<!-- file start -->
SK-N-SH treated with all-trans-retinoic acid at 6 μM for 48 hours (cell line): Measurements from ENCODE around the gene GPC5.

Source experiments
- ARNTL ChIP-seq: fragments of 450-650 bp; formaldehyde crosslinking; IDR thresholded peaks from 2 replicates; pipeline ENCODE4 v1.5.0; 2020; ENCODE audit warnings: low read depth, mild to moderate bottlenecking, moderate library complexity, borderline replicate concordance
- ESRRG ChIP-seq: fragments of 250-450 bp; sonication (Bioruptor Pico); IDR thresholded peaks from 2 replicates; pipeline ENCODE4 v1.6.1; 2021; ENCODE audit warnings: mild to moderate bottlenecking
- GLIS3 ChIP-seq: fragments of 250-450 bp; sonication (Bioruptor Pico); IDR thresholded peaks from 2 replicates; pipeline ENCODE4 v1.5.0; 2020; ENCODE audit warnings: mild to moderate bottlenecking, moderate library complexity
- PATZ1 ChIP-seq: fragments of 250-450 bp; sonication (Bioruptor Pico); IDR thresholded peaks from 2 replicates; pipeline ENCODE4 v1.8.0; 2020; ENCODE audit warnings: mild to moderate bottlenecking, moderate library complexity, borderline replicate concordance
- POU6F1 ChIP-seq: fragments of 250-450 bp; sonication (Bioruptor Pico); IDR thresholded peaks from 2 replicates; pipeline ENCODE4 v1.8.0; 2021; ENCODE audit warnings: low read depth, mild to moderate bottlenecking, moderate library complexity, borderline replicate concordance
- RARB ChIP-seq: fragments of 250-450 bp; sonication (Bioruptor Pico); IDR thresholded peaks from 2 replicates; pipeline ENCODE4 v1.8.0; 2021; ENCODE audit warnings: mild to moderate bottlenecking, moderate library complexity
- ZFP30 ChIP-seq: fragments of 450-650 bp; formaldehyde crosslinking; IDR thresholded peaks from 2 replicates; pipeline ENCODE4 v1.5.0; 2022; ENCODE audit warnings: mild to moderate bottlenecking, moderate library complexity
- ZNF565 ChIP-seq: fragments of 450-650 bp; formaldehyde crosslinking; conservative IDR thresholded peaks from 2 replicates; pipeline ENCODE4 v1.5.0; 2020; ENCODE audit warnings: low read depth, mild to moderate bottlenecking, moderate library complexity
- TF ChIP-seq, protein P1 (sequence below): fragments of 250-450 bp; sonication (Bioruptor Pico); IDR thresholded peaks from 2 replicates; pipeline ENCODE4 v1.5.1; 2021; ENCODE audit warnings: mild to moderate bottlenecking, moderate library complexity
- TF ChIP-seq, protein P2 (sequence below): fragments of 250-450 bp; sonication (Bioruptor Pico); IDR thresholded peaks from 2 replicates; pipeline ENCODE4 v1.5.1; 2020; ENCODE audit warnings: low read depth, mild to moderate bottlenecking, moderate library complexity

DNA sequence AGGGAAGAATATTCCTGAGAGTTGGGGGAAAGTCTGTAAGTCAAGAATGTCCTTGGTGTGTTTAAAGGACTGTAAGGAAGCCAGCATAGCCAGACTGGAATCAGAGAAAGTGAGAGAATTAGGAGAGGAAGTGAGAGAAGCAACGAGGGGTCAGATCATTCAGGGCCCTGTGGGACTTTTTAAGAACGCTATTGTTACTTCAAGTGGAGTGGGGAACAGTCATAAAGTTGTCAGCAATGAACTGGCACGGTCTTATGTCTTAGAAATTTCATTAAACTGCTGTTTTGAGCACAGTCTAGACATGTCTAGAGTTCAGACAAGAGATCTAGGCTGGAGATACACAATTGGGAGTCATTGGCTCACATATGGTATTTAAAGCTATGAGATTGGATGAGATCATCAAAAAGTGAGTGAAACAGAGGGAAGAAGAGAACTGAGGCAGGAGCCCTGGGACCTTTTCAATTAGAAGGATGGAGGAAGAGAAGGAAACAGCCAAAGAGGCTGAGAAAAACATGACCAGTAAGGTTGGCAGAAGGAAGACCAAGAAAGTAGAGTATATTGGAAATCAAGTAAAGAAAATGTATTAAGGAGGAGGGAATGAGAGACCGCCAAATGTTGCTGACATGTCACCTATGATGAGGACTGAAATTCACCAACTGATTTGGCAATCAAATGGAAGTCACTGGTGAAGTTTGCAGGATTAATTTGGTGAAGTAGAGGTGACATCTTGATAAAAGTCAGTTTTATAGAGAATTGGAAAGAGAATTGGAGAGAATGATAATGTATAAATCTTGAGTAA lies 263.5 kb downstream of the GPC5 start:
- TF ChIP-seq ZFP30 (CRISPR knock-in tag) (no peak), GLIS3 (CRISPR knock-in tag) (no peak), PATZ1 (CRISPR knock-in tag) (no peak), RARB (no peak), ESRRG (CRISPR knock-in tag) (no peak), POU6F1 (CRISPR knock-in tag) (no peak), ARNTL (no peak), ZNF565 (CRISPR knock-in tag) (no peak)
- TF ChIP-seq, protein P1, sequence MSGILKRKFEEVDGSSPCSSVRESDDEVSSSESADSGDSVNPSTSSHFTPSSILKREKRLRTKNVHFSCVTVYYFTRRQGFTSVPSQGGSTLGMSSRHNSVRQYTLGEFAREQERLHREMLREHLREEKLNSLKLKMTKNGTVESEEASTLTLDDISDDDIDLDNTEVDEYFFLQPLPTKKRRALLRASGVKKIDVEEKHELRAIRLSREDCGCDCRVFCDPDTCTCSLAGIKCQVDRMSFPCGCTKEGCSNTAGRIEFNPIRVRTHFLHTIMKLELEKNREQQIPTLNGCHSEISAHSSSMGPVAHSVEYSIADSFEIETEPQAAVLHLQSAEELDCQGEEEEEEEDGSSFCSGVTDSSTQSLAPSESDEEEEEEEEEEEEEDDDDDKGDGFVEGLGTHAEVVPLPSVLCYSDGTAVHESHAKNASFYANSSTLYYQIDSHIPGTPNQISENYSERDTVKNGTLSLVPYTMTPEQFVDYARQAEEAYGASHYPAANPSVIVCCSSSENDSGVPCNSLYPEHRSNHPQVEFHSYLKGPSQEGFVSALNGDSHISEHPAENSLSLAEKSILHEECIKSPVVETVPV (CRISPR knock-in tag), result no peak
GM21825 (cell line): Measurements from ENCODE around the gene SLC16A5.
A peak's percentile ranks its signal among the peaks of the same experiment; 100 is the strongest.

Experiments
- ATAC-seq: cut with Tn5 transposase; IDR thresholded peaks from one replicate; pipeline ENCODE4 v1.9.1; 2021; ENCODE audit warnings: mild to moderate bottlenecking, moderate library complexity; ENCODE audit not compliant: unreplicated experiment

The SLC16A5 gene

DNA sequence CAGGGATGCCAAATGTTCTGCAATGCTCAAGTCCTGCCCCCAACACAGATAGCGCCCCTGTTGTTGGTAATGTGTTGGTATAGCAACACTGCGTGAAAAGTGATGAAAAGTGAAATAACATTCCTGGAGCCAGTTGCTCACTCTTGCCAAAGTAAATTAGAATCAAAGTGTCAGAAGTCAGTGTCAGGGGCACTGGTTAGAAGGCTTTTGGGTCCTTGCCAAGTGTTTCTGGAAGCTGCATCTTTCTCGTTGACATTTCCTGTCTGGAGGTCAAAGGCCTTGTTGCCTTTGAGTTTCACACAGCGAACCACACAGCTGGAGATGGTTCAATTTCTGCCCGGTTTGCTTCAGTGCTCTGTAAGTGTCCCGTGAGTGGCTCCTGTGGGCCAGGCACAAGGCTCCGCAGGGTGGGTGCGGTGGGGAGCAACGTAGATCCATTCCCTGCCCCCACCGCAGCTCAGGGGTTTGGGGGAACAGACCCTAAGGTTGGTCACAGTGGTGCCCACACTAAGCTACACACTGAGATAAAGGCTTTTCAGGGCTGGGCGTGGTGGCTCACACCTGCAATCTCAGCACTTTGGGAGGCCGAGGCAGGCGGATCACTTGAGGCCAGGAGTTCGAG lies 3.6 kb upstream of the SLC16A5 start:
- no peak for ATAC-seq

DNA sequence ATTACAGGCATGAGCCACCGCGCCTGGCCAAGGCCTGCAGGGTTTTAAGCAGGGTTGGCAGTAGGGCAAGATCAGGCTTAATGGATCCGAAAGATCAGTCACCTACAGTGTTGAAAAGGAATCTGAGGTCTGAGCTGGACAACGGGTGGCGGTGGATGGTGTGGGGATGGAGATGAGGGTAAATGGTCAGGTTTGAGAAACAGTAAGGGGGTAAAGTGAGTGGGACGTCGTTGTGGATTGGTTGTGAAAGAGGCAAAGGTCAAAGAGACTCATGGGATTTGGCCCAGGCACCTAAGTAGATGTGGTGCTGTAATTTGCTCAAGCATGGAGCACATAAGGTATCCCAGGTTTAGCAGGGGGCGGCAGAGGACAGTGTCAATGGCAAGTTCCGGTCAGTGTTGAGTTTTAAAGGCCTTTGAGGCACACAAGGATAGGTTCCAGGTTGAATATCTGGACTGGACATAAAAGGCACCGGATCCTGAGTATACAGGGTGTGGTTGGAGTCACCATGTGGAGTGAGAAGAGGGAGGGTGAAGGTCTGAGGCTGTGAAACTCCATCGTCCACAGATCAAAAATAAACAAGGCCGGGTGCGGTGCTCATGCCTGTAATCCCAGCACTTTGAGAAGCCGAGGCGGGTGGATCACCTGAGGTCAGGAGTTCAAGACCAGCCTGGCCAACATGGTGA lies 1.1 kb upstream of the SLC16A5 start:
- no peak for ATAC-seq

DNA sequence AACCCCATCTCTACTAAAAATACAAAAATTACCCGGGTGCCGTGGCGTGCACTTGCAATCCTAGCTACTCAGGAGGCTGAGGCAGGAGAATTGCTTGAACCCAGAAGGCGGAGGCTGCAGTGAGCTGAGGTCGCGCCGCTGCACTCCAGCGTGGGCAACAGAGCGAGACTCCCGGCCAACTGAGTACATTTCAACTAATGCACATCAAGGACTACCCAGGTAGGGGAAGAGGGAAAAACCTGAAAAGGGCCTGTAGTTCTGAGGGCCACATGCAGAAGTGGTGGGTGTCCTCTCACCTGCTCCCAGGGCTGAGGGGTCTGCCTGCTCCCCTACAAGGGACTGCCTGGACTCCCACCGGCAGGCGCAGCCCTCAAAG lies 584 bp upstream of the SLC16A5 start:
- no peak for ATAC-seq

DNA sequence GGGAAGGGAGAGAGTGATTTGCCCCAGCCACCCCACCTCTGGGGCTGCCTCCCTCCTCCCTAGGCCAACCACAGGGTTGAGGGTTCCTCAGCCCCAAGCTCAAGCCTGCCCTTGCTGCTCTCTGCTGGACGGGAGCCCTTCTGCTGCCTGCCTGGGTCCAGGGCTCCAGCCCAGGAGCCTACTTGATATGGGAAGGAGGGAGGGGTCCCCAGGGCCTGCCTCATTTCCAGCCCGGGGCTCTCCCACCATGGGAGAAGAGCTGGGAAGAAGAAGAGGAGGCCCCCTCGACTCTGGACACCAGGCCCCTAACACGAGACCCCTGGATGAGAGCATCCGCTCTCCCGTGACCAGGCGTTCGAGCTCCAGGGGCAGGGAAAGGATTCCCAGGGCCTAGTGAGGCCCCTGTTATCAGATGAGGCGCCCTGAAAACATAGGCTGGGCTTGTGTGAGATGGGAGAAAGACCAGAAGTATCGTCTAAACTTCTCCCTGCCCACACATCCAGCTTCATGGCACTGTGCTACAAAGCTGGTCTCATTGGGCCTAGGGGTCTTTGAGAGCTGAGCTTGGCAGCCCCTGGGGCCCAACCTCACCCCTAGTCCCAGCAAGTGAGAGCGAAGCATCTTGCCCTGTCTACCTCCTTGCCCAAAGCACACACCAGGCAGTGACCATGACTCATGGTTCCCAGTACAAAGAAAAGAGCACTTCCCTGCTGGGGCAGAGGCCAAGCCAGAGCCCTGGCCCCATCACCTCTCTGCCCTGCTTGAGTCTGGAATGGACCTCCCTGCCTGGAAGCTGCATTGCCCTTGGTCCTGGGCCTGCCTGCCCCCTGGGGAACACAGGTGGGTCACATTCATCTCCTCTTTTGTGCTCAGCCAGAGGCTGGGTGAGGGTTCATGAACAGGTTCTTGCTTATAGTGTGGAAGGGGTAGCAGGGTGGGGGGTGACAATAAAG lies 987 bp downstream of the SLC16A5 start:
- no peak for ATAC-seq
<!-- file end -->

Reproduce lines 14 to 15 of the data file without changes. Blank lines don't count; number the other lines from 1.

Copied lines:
- TF ChIP-seq ZFP30 (CRISPR knock-in tag) (no peak), GLIS3 (CRISPR knock-in tag) (no peak), PATZ1 (CRISPR knock-in tag) (no peak), RARB (no peak), ESRRG (CRISPR knock-in tag) (no peak), POU6F1 (CRISPR knock-in tag) (no peak), ARNTL (no peak), ZNF565 (CRISPR knock-in tag) (no peak)
- TF ChIP-seq, protein P1, sequence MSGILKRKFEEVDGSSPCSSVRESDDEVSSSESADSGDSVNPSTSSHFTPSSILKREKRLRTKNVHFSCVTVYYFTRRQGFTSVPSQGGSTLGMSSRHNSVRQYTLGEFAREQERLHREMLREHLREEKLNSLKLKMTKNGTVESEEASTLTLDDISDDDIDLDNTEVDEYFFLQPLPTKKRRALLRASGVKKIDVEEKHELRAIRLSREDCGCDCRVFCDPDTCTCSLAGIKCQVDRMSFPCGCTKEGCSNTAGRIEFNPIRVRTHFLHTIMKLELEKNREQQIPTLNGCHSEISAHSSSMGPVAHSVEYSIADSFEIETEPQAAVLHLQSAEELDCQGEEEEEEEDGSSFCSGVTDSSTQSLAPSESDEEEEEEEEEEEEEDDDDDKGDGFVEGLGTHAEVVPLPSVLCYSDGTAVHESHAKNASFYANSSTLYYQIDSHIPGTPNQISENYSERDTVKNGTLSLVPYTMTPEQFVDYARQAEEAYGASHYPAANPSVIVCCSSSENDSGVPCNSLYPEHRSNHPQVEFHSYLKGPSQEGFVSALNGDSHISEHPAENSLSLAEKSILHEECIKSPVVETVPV (CRISPR knock-in tag), result no peak